Snoring And Sleep Apnea Are Not Just Men Problems

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"Sleep is that golden chain that ties health and our bodies together," said the Elizabethan playwright Thomas Dekker and research has shown that women need more sleep than men, and are twice as likely as men to have difficulty falling asleep and staying asleep. Snoring can be directly related to elevated blood pressure, stroke, and can cause serious health consequences to the unfortunate person who must listen to it night after night. Snoring and sleep disorders can also be caused by Temporomandibular Joint (TMJ) disorders if the TMJ is not functioning sufficiently. Many are unaware that snoring could be a sign of a more serious problem: Obstructive Sleep Apnea (OSA).

OSA affects about 25 million adults and is a potentially life-threatening condition. Unfortunately, 80% of these people are undiagnosed and unaware that their heart, overall health, and longevity may be in danger. When an apnea episode occurs it reduces or stops airflow, thus lowering oxygen levels and increasing carbon dioxide in the blood, affecting heart rate and the nervous system. The brain reacts by briefly disturbing sleep in order for the individual to resume breathing, resulting in choking or gasping. This continued sleep disturbance, if left untreated, can lead to health problems including high blood pressure, an increased risk of stroke, heart disease, diabetes, and metabolic syndrome.

Because sleep apnea is considered to be a condition predominantly affecting overweight or obese men, women are less likely to be diagnosed. This assumption along with subtler symptoms of sleep apnea, and a normal resting blood pressure is why women have a greater risk of developing heart disease. Women with OSA or insomnia are often misdiagnosed, and female patients are treated for other disorders.

The typical symptom of a heart attack is chest pain radiating down one arm. However, women are also more likely than men to experience atypical symptoms of a heart attack, including lower jaw pain. The possible signs of a heart attack for women are:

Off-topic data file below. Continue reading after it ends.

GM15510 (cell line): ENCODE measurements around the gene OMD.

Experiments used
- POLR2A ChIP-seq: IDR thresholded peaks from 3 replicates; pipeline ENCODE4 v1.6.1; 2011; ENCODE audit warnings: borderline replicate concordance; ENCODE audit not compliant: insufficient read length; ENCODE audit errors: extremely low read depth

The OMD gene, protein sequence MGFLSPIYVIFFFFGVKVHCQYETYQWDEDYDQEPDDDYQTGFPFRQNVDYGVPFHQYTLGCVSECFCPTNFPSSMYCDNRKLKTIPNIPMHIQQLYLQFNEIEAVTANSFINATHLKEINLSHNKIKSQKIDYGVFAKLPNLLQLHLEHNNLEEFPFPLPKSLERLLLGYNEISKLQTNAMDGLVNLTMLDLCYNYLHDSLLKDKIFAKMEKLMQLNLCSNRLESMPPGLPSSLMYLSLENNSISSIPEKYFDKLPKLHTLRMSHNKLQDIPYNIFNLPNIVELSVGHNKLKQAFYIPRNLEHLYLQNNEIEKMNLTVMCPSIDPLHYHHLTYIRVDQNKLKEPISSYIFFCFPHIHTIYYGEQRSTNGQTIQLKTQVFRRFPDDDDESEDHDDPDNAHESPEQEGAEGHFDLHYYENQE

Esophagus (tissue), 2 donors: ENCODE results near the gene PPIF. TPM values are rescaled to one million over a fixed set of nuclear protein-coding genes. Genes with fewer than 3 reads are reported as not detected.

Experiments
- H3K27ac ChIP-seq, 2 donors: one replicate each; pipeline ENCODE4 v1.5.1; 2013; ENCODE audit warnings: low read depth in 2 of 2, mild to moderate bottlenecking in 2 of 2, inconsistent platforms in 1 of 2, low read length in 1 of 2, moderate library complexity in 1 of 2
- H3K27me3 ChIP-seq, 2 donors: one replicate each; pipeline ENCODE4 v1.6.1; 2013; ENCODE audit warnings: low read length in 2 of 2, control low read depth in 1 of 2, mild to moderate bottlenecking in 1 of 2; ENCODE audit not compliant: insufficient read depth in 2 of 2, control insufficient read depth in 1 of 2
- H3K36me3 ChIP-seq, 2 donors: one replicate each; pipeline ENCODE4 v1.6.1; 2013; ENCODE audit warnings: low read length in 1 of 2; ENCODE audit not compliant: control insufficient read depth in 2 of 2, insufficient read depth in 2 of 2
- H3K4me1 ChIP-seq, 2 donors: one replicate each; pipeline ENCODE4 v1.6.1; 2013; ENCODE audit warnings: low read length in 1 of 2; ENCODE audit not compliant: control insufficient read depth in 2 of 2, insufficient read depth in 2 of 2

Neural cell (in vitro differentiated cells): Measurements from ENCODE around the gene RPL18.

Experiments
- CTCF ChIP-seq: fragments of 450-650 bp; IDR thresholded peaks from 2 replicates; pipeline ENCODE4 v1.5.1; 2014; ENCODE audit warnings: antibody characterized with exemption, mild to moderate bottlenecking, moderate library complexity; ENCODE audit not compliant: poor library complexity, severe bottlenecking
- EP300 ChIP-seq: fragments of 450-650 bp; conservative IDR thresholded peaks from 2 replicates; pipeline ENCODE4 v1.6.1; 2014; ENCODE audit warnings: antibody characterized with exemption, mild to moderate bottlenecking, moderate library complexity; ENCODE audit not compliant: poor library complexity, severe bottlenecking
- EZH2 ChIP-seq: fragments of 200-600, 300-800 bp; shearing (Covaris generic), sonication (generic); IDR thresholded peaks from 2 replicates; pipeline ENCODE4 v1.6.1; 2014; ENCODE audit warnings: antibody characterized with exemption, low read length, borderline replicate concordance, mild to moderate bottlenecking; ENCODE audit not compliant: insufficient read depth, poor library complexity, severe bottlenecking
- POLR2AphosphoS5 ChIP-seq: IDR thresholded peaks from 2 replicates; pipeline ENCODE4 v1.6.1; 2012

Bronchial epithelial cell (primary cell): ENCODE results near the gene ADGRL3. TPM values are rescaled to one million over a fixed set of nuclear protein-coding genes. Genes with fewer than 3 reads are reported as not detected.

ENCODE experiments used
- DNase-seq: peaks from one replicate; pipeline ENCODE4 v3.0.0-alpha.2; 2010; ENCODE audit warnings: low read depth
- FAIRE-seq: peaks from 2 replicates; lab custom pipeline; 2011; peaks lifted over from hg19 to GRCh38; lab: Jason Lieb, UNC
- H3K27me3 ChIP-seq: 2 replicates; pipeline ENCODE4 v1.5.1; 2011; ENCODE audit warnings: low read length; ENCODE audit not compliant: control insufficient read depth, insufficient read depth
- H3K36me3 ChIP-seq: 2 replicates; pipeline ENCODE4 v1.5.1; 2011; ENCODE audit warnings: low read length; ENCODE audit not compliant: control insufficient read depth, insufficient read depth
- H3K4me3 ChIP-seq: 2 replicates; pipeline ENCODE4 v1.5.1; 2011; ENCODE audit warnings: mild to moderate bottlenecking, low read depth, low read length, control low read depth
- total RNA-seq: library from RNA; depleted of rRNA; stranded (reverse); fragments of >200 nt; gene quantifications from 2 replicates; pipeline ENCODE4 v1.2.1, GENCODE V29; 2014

• Chest pain or discomfort
  • pain in the jaw, neck, or back
  • stomach pain
  • sweating
  • fatigue

Jaw pain associated with shortness of breath is cause for great concern and one should seek immediate medical attention. Jaw pain alone and TMJ disorders include headache, ear or facial pain could be the result of the jaw joints, the bite or muscle spasms in the vicinity of the jaw joint or referred to the area from the cervical spine or elsewhere. Even swallowing difficulty and snoring can be related to TMJ disorders, as can fullness and ringing in the ears.

Snoring and sleep apnea prevent restful sleep and there are solutions that often do not require invasive procedures of any kind. An effective solution is Oral Appliance Therapy; snorers can be fitted with special oral appliances for snoring that look like orthodontic retainers or sports mouth guards. They are usually made from clear acrylics and all have adjustment features. These snoring appliances dilate or open the airways by repositioning the soft palate and stabilizing the lower jaw and tongue with respect to the soft palate, uvula, and the back of throat, thus increasing the volume of the airway. However, the TMJ must be functioning sufficiently well for a person to be successful.

When one feels pain, fatigue, and discomfort they are signs that should not be ignored because they are alerting you that something is wrong. There is an immediate need for health professionals to start screening for Obstructive Sleep Apnea and have their patients take a sleep test, which can be done in a hospital laboratory or at home in the patient’s bed with an overnight home monitor. One should discuss the possible remedies with a health care professional.

Co-authored with Lily Mai